How I Learned To Love Scripted Drives
Updated: Jan 22
I have to make a confession. I used to hate scripted drives. I was one of those on-air talents who believed deep in my heart that free-forming it was the way to go. Back then, I thought all I needed were a few talking points and a phone number. I mistakenly thought that the freewheeling approach was part of what made the drive fun and attracted pledges. Boy, was I wrong… I started to realize I was wrong in the weeks after pledge drives when I listened back to airchecks of my work. While some breaks had positive moments, I noticed that there were times when I’d rely on well-worn phrases and occasionally drift into odd sidetracks that did little to advance the message of giving to the station. At times, I was downright self-indulgent. As a program director, I also heard from listeners who complained about the drives. Their complaints often reflected my observations from the airchecks. Despite the fact that the feedback and my own listening created some cognitive dissonance, I remained convinced that unscripted was better. Then it happened. A new boss mandated that we use scripts. While she made very logical and intelligent points, my heart was convinced she was wrong. So were many of my fellow staff members. As a result, my first scripted drive was a train wreck, largely because of me and the rest of the mutinous staff. We read the script like a hostages forced to read words written by our captors. We sounded robotic and unhappy. As a result, the drive was less than effective. Then something clicked. As I reflected on that first scripted drive, I realized that it sounded bad not because of the scripts, but because of how we approached them. From a content perspective, the scripted breaks were stronger and more focused. While the hosts may have sounded low energy, the messaging was strong. We consistently took our listeners down the giving path and positioned the station well. None of this should have surprised me. As a program director, I often talked about the value of good preparation and good writing. I was an advocate for the core values of public radio and coached staff to be thoughtful about the work they do. Every day, I stressed the value of good writing to tell stories. It was at that point that I became a scripted drive convert. If we are taking regular programming time away from listeners, we owe it to them to be focused and professional. We don’t freewheel it with the rest of our content, so why should we with the programming that helps make it all possible? Good scripting helps novice pitchers start off on the right foot and provides the tools to veterans to make their work truly shine. It also shows that we are making the best use of the time we take away from regular programming for pledge. As a scripted drive convert, I know that I will never go back to the bad old days of unscripted pitching. And I will always be grateful for Pledge Driver for helping making planning a scripted drive much easier.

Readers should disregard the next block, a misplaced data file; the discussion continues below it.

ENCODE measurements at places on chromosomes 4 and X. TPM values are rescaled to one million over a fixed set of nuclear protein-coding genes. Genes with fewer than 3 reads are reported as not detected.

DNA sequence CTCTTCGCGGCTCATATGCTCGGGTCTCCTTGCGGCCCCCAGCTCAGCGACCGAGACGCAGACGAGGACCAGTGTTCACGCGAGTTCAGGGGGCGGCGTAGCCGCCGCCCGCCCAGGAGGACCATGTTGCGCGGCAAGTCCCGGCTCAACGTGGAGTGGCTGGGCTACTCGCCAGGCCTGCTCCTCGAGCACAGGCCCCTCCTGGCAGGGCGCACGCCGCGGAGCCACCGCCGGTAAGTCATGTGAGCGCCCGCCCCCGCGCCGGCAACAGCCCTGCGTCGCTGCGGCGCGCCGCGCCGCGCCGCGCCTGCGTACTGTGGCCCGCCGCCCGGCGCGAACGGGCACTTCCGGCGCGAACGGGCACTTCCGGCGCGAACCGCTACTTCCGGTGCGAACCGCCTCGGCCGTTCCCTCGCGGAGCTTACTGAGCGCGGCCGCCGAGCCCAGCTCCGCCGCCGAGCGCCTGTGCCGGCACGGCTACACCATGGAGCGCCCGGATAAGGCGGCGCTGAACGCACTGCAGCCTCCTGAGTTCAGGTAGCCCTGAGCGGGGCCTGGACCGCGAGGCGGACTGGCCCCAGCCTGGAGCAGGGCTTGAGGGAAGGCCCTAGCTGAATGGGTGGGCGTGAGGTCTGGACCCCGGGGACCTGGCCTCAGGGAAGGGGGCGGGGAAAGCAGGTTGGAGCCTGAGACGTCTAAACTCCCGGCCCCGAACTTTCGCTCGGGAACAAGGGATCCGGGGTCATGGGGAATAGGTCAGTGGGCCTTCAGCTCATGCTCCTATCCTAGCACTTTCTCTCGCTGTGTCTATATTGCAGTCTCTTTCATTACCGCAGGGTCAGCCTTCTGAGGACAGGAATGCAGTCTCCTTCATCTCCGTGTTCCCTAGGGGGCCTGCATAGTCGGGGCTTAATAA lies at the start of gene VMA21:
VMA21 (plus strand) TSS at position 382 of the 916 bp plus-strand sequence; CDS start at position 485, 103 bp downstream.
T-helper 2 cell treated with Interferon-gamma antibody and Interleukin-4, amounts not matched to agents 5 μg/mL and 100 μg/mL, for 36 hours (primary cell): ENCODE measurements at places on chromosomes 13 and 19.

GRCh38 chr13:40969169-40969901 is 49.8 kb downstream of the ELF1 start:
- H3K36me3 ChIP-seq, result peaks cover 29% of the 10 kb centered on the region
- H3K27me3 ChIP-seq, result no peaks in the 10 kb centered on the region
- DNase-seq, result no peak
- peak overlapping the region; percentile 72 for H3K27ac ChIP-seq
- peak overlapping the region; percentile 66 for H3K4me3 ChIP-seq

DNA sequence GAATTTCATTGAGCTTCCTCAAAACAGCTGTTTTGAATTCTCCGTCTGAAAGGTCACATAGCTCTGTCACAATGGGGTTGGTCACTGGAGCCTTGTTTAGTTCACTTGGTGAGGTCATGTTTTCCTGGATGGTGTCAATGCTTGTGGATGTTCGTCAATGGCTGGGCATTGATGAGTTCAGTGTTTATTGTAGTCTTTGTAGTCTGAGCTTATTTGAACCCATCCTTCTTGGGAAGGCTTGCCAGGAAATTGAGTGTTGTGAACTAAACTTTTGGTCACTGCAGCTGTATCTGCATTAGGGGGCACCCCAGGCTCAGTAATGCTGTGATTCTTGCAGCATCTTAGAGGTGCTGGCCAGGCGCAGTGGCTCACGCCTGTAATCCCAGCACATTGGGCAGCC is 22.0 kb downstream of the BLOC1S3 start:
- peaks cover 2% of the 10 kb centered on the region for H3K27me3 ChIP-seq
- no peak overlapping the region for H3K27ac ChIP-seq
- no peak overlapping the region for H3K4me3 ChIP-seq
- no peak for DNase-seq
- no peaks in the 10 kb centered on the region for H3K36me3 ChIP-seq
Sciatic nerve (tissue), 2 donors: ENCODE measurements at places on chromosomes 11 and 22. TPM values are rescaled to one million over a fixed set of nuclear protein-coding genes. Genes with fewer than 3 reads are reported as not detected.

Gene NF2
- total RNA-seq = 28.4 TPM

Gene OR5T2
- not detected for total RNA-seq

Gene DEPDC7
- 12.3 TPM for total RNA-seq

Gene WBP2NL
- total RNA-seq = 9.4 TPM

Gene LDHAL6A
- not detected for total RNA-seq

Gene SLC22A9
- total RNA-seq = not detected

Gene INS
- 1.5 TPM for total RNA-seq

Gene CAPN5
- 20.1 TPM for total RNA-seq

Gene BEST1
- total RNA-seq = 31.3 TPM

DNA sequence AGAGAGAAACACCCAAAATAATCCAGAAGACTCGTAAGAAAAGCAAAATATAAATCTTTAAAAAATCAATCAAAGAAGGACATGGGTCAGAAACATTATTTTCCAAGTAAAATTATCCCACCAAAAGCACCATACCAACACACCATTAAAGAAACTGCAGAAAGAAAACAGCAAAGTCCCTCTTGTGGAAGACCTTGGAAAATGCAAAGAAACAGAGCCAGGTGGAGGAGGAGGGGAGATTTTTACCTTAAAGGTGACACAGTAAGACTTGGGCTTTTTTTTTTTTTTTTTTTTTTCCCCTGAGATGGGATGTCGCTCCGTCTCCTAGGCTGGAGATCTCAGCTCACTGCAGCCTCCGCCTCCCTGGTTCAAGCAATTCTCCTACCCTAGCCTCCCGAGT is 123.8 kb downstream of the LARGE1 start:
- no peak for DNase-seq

COO & Director of Content Wisconsin Public Radio